The Universal Declaration of Human Rights at 75: Earning Our Right to Be Called Human

It is the most translated document in the world.

It has been called “the international Magna Carta of all men everywhere.”

And its very existence marks an unparalleled achievement in history: the mustering, reining in, distillation and articulation of the often-passionately opposing viewpoints of 50 nations into a single six-page summation of what one should expect as a human being: the Universal Declaration of Human Rights (UDHR). 

Eleanor Roosevelt
Eleanor Roosevelt, chairperson of the drafting committee for the Universal Declaration of Human Rights, holds the famous document. (UN Photo)

For the first time the world now had “a declaration of the basic principles of human rights and freedoms to serve as a common standard of achievement for all peoples of all nations,” as UDHR Committee Chair Eleanor Roosevelt put it.

Human Rights Day celebrates an idea—the very simple idea, expressed in six concise pages, that to be human is to have rights.

Throughout two frustrating years of persuasion, insistence, diplomacy and occasional scolding, Mrs. Roosevelt kept the committee members at the table, and the document was completed and ratified on December 10, 1948, a day forever after enshrined by the United Nations as Human Rights Day.

This year, we celebrate the UDHR’s 75th anniversary.

It is a document that has been championed and applauded as well as abused and violated, depending on where you are on the planet and when. But after three-quarters of a century, it has spread, and its message—that all human beings are born free and equal in dignity and rights—has inspired and given hope to millions.

Unlike so many other holidays, Human Rights Day does not commemorate a military victory or the birth of a famous person nor even the occasion of a miracle. Human Rights Day celebrates an idea—the very simple idea, expressed in six concise pages, that to be human is to have rights.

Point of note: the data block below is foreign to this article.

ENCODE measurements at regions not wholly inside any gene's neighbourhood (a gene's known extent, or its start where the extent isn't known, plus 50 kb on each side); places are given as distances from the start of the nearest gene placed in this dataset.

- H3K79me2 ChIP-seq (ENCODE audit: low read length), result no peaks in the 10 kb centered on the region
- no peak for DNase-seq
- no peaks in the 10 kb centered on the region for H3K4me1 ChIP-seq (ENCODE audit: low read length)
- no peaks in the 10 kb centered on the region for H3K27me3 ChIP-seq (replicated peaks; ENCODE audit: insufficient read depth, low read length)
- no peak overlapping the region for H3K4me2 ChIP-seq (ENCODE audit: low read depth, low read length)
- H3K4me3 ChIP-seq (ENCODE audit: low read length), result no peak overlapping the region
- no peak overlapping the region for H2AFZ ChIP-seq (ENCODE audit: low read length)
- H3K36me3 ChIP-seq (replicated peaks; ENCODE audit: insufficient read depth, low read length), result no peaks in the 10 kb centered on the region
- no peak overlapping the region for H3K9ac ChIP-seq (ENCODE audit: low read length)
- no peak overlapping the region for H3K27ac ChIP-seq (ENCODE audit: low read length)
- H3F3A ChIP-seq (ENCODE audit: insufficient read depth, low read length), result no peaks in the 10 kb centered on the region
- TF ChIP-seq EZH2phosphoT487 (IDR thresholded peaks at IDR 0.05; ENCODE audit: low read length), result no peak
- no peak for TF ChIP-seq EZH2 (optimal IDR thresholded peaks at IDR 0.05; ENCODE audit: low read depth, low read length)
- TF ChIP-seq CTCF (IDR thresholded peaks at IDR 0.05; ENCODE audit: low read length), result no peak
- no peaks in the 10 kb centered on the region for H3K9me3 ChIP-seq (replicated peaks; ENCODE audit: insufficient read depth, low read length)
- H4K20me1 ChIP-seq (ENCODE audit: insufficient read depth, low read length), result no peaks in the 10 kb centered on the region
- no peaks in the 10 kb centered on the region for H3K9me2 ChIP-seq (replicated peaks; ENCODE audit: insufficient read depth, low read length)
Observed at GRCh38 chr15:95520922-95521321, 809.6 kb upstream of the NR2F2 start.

A casual reading of those six pages will illustrate how the Declaration applies to us all, and its 30 articles serve as a yardstick by which the actions and inactions of individuals, groups and governments may be judged.

Has anyone gossiped or spread falsehoods about you? That’s covered in Article 12: “No one shall be subjected to … attacks upon his honor and reputation.”

Has anyone stopped you from expressing yourself or belittled your opinions? Article 19: “Everyone has the right to freedom of opinion and expression; this right includes freedom to hold opinions without interference.”

“Where, after all, do universal human rights begin? In small places, close to home.” 

Has anyone ever made a crude joke about your religion? Have you witnessed the constant drumbeat of headlines about religious communities being abused or suffering violence? Article 18 covers this: “Everyone has the right to freedom of thought, conscience and religion; this right includes freedom to change his religion or belief, and freedom, either alone or in community with others and in public or private, to manifest his religion or belief in teaching, practice, worship and observance.”

Abuse of freedom of religion has led to untold bloodshed and misery. Religious freedom, on the other hand, has brought peace and harmony. Article 18 of the Declaration is therefore crucial.

Indeed if more people paused, listened with respect and honestly sought to understand what their neighbors believed—many other violations of human rights would vanish.

As Mrs. Roosevelt said, “Where, after all, do universal human rights begin? In small places, close to home. So close and so small that they cannot be seen on any maps of the world. Yet they are the world of the individual person: the neighborhood he lives in; the school or college he attends; the factory, farm or office where he works. Such are the places where every man, woman and child seeks equal justice, equal opportunity, equal dignity without discrimination. Unless these rights have meaning there, they have little meaning anywhere.”

The UDHR’s 30 articles is an authoritative checklist of rights we all have every reason to demand. It is up to us to insist that it becomes more than a much-translated and revered document, but the acknowledged law of every land—obeyed, not through threat or penalty, but freely, with the recognition that to truly earn our birthright as members of the human race, we must each begin to act like a human being, and treat others like they are human, too.

Norm Shannon
Norm loves writing and helping people through the wisdom of Scientology. He recently moved to Florida where he was delighted to learn they have air conditioning.